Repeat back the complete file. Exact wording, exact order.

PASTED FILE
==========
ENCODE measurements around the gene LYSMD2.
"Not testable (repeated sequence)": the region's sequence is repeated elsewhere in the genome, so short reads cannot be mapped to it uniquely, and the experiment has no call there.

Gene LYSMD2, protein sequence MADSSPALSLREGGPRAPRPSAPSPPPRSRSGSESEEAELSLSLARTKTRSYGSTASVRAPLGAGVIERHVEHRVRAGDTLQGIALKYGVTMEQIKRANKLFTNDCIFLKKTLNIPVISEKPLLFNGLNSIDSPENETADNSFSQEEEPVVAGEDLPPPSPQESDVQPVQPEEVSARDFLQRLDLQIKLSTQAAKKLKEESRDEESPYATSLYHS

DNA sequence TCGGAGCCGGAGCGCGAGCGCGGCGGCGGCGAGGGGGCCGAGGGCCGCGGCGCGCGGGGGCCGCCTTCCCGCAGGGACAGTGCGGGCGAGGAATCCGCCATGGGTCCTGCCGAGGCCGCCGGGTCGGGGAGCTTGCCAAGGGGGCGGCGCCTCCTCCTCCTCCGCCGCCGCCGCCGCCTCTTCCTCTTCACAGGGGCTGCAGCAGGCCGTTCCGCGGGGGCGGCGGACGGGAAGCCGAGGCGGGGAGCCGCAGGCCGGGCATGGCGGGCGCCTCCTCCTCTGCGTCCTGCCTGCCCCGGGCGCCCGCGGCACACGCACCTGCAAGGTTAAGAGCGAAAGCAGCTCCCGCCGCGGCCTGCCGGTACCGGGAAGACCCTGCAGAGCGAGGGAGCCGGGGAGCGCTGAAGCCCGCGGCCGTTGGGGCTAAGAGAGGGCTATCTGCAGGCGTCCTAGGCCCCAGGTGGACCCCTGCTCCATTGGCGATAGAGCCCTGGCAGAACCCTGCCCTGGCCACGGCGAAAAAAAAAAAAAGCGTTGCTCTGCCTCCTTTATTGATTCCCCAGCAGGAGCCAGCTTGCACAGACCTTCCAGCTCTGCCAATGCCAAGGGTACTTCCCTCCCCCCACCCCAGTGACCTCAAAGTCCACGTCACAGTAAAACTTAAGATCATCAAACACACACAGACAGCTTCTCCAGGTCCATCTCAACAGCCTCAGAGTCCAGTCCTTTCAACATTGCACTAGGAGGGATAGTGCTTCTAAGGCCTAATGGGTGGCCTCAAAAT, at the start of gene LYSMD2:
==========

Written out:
ENCODE measurements around the gene LYSMD2.
"Not testable (repeated sequence)": the region's sequence is repeated elsewhere in the genome, so short reads cannot be mapped to it uniquely, and the experiment has no call there.

Gene LYSMD2, protein sequence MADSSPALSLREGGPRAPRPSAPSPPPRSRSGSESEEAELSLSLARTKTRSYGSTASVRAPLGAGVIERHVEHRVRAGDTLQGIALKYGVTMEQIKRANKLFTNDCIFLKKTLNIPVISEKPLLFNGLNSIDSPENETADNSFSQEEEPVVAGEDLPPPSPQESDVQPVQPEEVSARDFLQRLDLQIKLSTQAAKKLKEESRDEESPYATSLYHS

DNA sequence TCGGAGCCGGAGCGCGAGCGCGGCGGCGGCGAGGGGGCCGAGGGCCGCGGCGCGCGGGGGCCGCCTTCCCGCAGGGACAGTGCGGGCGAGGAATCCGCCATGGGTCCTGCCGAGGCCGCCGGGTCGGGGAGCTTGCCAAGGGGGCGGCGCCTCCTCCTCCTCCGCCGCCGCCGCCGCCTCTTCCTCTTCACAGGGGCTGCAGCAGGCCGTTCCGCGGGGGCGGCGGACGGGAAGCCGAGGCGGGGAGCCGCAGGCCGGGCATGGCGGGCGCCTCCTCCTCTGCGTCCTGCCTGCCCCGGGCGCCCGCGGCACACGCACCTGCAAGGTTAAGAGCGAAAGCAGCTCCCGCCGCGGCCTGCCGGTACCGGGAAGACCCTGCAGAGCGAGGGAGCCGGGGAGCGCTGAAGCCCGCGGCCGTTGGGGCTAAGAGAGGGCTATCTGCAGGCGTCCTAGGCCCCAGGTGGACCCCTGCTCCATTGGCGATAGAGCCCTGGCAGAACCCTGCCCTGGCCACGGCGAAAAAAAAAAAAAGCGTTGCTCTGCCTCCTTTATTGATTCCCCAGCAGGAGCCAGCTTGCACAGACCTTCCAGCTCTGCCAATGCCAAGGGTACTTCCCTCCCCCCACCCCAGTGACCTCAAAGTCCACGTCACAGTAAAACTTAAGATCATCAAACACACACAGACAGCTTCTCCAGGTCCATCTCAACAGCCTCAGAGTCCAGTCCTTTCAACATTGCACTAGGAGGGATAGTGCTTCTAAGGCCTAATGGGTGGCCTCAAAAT, at the start of gene LYSMD2: